- Chris Forsberg, ESPN Staff Writer
- 0 Shares
MIAMI -- Physicality was the hot topic of the day as the Boston Celtics met with reporters at their team hotel Tuesday afternoon following a film session to break down the woes from a Game 1 loss to the Miami Heat to open the Eastern Conference finals.
Celtics coach Doc Rivers put a heavy emphasis on how the team allowed Miami to convert a whopping 19 layups and said that was simply unacceptable. Rivers wants his team to protect the paint better and be more physical, but made sure to stress he didn't want this series turning chippy.
"It entails not allowing them to have 19 layups," Rivers said when asked how his team needs to be more physical. "But that doesn’t mean physical as far as we’re going to start fouling and knocking people down. We foul on our own anyway. What we have to do is protect the paint better, play better defense."
Rivers thought the easy layups made things difficult for Boston on both ends of the floor on Monday.
"I think if we (protect the paint), our offense will be much better," he said. "Because that means we’re getting stops, multiple stops and we’re out running. Part of the reason we didn’t run much (in Game 1 was) because they scored half the time, or they got offensive rebounds and layups. We have to get multiple stops so we can get (point guard Rajon) Rondo in transition."
Rondo created a bit of a stir after Monday's game when he suggested the Celtics have to make the Heat "hit the deck" more often moving forward. Some took it as a suggestion that Boston might escalate things in a way similar to the Heat's previous series against the Indiana Pacers, which got very physical and included numerous flagrant fouls and suspensions for the Heat’s Udonis Haslem and Dexter Pittman.
"Nothing flagrant, nothing dirty," clarified Rondo. "When we drove, we hit the deck a lot."
Now the Celtics want to make the Heat earn those points instead of allowing a layup line. If that means delivering a hard foul, so be it.
"It’s got to be more physical from our part," captain Paul Pierce said. "We’ve got to show better resistance. We thought it was way too easy for them in Game 1 and they looked very comfortable. Hopefully in Game 2 we can make it little bit more uncomfortable for them. We’re a team that really thrives on our physicality, our defense, our half-court grind-it-out style. And now we have to show it."
A handful of other news and notes after the session:
* Asked what's at stake in Game 2, Rondo didn't shy away from dubbing it a must-win game for Boston. "It's the conference finals, we can’t just keep giving games away," he said. "We feel this is a must-win game for us. Eventually if we’re going to beat these guys, we're going to have to beat them at some point in time at home."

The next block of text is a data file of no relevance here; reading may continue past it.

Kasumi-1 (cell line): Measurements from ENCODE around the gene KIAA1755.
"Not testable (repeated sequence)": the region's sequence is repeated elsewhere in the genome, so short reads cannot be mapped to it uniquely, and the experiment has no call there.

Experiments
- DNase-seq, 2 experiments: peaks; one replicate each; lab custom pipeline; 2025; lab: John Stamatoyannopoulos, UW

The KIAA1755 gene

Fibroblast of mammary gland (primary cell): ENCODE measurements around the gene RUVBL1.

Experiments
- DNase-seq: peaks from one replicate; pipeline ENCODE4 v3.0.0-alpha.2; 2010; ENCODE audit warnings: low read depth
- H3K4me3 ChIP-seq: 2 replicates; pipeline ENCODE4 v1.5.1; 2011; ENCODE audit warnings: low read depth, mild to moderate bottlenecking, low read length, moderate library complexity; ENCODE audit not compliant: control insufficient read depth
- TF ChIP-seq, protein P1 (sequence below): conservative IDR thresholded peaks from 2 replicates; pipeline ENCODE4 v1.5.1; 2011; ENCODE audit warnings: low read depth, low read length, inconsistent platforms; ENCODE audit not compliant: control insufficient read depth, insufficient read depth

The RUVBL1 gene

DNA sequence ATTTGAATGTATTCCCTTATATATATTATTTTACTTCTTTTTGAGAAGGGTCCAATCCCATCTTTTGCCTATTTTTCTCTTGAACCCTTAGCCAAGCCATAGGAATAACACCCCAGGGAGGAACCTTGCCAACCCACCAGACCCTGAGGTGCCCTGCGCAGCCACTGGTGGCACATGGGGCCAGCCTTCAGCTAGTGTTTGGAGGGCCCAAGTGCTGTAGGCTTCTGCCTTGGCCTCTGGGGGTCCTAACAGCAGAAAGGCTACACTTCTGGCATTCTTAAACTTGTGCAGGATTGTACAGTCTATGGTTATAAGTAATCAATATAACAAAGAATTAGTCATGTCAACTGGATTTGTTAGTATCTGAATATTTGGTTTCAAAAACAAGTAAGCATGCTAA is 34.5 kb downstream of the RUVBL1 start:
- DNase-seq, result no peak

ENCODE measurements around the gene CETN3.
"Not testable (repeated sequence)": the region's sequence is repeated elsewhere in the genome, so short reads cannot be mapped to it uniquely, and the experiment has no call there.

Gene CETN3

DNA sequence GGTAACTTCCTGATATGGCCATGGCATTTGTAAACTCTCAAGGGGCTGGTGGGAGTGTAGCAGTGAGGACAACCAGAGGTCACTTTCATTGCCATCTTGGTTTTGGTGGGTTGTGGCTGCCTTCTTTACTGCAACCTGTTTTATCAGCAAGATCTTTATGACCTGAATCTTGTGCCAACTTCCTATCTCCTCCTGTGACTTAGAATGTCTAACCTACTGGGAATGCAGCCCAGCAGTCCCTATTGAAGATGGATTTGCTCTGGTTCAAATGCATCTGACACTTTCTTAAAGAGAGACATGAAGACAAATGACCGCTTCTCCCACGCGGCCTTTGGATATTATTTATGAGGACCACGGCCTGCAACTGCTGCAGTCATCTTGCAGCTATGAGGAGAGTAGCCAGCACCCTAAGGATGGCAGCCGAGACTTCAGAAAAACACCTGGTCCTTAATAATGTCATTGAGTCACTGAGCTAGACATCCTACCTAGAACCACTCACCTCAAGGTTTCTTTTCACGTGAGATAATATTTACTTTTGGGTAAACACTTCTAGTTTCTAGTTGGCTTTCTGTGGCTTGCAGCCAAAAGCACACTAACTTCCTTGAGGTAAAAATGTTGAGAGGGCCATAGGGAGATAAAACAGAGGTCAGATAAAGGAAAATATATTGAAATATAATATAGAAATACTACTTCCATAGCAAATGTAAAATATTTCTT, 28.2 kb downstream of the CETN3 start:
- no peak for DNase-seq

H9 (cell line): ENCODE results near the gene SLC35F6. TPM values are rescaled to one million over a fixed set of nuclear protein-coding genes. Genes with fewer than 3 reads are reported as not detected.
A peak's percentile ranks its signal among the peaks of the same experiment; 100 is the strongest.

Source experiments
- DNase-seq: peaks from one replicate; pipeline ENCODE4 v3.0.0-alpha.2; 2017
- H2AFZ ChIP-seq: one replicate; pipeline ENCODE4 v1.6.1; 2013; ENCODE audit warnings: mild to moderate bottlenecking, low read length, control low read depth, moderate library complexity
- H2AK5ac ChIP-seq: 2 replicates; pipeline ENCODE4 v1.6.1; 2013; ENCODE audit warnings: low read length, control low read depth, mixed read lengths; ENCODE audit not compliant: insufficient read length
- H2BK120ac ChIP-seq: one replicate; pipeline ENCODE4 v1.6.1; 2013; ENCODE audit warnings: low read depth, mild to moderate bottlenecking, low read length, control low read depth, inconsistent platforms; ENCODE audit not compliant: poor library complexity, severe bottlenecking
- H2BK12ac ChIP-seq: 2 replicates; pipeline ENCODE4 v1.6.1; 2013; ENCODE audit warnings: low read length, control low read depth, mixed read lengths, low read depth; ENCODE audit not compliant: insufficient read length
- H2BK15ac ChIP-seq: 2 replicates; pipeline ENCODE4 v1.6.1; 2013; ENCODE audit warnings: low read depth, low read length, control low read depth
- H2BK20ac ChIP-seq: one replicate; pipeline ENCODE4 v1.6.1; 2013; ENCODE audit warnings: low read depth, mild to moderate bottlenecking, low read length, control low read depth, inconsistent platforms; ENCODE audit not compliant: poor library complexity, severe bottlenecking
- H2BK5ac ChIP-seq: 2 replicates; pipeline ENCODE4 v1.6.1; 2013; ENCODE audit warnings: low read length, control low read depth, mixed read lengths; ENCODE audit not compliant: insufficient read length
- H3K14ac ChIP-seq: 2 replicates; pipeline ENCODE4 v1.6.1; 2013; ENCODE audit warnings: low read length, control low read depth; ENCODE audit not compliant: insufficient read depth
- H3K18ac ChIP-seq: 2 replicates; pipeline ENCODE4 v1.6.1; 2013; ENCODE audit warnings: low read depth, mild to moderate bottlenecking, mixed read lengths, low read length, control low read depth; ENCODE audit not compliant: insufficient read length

* Across the room, Pierce tried to limit any sense of panic, suggesting a win on Wednesday swings the momentum to Boston. "We're always trying to get one, it's a chance to take the home-court advantage away and put the pressure back on them," said Pierce. "Game 1, we didn't play well in the second half, but we'll try to get Game 2. There's no need to panic right now. We'll make adjustments and hopefully we can tie this thing up."
* Asked if he takes anything from Boston's 35-point, second-quarter outburst, Rivers said, "(It was a) small lineup, so you take a little bit out of it. Honestly, I take more out of the other three quarters. As poorly as those quarters were played, there was a lot of things that we did well -- we just didn’t finish. We didn’t finish the possession defensively, we gave up offensive rebounds, we missed point-blank layups in those same stretches. We have to get more multiple stops so we can run. Obviously, the positive (second quarter) is great, but that’s kind of fool’s gold in a lot of ways."
* Garnett on if the Celtics need more production overall, even from ailing bodies like Ray Allen: "Everybody has to dig deep. Everybody has to look at themselves and bring more. Period. Not just Ray, but everybody." Rivers echoed that sentiment later noting, "We need more from the Boston Celtics. We’re not going to go and point at one guy. It's all of us -- coaching staff, players -- we can all do better."
* Earlier today we noted that Boston sampled a zone look and got a bit lucky when Miami missed five wide-open 3-pointers. Rivers admitted the Celtics need to tighten that up, but still plans to offer zone looks in this series. "Honestly, I think our zone will play a part in this series, but not if we play it like we played it last night. It was a case of them missing wide-open shots. I told our guys that, 'That was a horrendous zone last night.’ They will score if you play it that way. We have to be better in a lot of areas."
* Allen was discussing his confidence as a free-throw shooter -- this after missing four free throw attempts in Monday's loss -- and noted he once hit 100 in a row, then stopped. Why? "I believed if I kept going, I’d make 500 in a row," he said. "(But) unless I’m doing it for a record or someone is challenging me, I’m like Forrest Gump -- I just stop running."
3dMatt Walks, ESPN.com
4dESPN Stats and Information Group
6dESPN Stats & Information